> > > restrict access to the TUNSETQUEUE operation.  On older SELinux
> > > policies which do not define the "tun_socket:create_queue" permission
> > > the access control decision for TUNSETQUEUE will be handled according
> > > to the SELinux policy's unknown permission setting.
> > > 
> > > Signed-off-by: Paul Moore <pmoore@redhat.com>
> > 
> > OK so just to verify: this can be used to ensure that qemu
> > process that has the queue fd can only attach it to
> > a specific device, right?
> 
> I think it can't.
> And I'm not sure whether we need selinux help to do this. 

Well without selinux I doi not see a problem.
If you can do SETQUEUE you can do SETIFF too and then
you can attach to tap.

> Looks like we can do this without selinux through:
> 
> 1. Don't assign a NULL pointer to tfile->tun during file detaching

So you detach from tun but keep a pointer to it? Not good.

> 2. Compare the ifr_name and the name of tfil->tun, if not equal, return -EINVAL
> 3. Set a special flag in tun_detach_all() to notify the fd is not usable, and 
> can't be used for future attaching.
> 
> Afther this, only the device that the fd is first attched through (TUNSETIFF or 
> TUNSETQUEUE) is allowed to be attached again.

This looks like a hard-coded security policy.
The problem is not detach the problem is attach,
we should solve it there.

> > 
> > > ---
> > > 
> > >  drivers/net/tun.c                 |   26 +++++++++++++---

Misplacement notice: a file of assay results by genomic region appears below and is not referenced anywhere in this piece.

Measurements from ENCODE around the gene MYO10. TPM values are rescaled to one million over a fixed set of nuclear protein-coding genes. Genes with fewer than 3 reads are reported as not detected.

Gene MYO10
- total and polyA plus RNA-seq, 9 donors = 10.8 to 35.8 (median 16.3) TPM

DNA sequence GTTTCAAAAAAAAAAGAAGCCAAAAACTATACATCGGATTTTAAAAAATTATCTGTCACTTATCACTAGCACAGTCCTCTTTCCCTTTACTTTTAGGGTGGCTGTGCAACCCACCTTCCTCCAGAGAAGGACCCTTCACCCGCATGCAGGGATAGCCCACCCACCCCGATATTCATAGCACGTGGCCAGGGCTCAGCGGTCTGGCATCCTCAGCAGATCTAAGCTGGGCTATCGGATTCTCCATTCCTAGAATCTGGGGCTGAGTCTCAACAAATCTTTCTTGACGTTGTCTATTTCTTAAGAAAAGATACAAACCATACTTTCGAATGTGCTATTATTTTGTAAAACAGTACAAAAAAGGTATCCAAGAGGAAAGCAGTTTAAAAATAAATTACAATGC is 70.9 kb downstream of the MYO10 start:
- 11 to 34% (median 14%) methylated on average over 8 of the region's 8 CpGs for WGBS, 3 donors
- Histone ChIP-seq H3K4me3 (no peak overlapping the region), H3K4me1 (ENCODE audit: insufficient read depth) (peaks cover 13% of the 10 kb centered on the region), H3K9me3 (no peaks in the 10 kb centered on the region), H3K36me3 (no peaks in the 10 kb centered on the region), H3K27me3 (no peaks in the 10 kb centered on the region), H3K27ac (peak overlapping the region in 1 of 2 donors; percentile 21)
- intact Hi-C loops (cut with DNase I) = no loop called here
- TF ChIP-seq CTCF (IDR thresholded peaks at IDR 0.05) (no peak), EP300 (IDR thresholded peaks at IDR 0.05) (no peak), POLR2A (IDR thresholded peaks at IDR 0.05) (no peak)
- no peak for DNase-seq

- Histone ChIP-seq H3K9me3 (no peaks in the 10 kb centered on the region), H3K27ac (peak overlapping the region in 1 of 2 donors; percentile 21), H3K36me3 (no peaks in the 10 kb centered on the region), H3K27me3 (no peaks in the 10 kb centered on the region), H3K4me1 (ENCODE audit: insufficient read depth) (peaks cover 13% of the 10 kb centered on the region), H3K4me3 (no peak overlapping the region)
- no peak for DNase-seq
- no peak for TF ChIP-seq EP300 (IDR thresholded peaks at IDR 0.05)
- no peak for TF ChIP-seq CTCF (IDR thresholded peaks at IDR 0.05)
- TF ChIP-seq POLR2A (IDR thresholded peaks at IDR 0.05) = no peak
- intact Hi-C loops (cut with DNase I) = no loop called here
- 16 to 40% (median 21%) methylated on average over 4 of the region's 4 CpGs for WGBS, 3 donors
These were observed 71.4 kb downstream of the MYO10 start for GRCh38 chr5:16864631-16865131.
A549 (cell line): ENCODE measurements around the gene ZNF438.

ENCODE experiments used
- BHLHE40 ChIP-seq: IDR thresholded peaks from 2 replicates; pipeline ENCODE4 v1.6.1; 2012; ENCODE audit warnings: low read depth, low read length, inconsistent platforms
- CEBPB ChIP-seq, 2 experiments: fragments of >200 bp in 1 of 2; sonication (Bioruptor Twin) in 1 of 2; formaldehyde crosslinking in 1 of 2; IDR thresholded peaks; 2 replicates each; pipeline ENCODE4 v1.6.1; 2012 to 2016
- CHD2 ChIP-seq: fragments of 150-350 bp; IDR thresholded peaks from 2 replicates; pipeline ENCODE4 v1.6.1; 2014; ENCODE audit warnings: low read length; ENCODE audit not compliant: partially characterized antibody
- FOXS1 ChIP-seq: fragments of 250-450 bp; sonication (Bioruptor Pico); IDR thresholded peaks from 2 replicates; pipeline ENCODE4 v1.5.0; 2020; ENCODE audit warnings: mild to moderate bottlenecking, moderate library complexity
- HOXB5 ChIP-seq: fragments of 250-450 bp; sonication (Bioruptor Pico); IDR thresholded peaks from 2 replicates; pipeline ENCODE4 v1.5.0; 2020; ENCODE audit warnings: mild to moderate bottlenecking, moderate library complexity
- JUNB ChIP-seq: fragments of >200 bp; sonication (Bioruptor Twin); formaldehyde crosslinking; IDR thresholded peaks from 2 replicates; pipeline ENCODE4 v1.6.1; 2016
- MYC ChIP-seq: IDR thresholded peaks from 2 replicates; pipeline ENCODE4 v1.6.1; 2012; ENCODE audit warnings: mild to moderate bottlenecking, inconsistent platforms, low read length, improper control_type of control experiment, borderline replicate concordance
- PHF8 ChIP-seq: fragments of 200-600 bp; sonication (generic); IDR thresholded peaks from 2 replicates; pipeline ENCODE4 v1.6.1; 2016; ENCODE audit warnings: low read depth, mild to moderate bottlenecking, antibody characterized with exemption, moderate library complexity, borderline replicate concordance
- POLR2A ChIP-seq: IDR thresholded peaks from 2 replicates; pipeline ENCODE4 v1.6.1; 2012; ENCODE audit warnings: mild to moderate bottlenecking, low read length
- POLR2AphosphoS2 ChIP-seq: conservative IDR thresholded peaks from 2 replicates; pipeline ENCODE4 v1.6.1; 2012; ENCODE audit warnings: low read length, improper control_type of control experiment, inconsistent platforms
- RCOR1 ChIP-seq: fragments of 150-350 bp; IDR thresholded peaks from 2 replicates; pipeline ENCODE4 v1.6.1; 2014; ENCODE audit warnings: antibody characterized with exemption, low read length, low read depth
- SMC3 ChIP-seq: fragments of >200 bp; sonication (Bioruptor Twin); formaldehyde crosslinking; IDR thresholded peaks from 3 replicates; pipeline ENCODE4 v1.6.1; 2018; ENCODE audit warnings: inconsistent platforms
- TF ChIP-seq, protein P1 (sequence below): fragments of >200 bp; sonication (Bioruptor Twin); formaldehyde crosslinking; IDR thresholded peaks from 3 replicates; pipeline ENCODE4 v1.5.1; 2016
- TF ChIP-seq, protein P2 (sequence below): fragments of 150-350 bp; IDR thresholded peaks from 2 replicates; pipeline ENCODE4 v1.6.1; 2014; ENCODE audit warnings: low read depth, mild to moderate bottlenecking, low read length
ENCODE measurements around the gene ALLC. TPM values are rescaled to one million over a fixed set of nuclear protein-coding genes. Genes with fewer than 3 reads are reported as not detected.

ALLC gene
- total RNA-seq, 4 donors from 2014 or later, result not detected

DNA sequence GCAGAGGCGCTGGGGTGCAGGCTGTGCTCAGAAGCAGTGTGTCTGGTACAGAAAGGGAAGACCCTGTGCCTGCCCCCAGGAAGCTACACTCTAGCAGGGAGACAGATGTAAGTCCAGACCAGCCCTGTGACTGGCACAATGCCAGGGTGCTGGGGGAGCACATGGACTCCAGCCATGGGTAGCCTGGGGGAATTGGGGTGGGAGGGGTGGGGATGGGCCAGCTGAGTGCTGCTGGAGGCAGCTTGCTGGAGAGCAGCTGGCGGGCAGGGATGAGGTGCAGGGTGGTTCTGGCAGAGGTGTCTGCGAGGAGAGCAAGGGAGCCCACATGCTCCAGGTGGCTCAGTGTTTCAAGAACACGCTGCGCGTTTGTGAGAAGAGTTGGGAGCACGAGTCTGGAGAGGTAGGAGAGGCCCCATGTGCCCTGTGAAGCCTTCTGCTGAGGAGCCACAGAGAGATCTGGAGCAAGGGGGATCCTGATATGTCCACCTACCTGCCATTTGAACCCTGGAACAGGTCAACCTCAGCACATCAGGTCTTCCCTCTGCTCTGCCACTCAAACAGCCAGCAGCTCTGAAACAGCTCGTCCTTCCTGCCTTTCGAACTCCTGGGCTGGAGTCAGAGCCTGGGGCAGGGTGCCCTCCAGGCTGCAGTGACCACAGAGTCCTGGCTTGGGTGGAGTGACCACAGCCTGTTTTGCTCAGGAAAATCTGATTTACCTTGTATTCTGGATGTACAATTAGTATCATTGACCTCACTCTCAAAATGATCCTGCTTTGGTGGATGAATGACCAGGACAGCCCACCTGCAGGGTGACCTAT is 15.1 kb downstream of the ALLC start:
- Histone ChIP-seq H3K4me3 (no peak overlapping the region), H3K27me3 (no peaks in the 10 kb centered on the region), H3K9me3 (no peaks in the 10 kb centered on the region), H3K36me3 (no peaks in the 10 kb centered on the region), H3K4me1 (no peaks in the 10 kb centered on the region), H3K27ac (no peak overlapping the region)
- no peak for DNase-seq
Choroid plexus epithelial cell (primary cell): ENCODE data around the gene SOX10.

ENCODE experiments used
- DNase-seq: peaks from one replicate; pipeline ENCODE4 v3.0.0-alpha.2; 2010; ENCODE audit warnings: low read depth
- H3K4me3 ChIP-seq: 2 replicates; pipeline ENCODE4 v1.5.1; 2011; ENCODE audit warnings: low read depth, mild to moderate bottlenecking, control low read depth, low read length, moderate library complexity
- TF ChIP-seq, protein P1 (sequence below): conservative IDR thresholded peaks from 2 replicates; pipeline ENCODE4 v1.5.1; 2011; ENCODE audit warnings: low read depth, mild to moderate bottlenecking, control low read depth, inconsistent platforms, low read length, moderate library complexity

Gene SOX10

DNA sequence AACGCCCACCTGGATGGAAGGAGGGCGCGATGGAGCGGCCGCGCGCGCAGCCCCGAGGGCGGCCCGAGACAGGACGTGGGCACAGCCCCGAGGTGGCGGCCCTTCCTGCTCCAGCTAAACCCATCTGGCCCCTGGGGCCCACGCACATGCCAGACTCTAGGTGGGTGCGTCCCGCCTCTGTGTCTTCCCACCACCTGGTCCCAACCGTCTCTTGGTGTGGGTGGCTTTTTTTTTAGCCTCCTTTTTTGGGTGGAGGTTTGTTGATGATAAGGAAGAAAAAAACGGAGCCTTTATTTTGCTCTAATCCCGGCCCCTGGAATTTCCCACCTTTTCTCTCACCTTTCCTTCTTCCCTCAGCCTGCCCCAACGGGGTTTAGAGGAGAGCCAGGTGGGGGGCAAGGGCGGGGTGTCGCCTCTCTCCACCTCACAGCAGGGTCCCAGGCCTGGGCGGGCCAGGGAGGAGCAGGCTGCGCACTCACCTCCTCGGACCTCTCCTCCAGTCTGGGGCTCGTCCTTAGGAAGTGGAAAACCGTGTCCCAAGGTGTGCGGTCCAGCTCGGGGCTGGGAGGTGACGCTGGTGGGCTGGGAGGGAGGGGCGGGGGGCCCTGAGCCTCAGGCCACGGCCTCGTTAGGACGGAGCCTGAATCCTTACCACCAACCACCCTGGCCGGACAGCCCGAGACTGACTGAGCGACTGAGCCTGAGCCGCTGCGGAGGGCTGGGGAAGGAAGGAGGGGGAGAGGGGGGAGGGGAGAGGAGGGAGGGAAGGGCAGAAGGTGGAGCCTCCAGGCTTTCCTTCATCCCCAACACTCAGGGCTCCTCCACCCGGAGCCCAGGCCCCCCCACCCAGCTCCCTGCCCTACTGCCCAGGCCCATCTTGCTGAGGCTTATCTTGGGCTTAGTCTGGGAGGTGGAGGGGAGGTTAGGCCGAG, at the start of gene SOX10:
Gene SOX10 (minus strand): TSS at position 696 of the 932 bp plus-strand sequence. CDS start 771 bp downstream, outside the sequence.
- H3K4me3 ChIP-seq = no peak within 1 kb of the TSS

> > >  include/linux/security.h          |   59
> > >  +++++++++++++++++++++++++++++-------- security/capability.c            
> > >  |   24 +++++++++++++--
> > >  security/security.c               |   28 ++++++++++++++----
> > >  security/selinux/hooks.c          |   50 ++++++++++++++++++++++++-------
> > >  security/selinux/include/objsec.h |    4 +++
> > >  6 files changed, 153 insertions(+), 38 deletions(-)
> > > 
> > > diff --git a/drivers/net/tun.c b/drivers/net/tun.c
> > > index 14a0454..fb8148b 100644
> > > --- a/drivers/net/tun.c
> > > +++ b/drivers/net/tun.c
> > > @@ -182,6 +182,7 @@ struct tun_struct {
> > > 
> > >  	struct hlist_head flows[TUN_NUM_FLOW_ENTRIES];
> > >  	struct timer_list flow_gc_timer;
> > >  	unsigned long ageing_time;
> > > 
> > > +	void *security;
> > > 
> > >  };
> > >  
> > >  static inline u32 tun_hashfn(u32 rxhash)
> > > 
> > > @@ -465,6 +466,10 @@ static int tun_attach(struct tun_struct *tun, struct
> > > file *file)> 
> > >  	struct tun_file *tfile = file->private_data;
> > >  	int err;
> > > 
> > > +	err = security_tun_dev_attach(tfile->socket.sk, tun->security);
> > > +	if (err < 0)
> > > +		goto out;
> > > +
> > > 
> > >  	err = -EINVAL;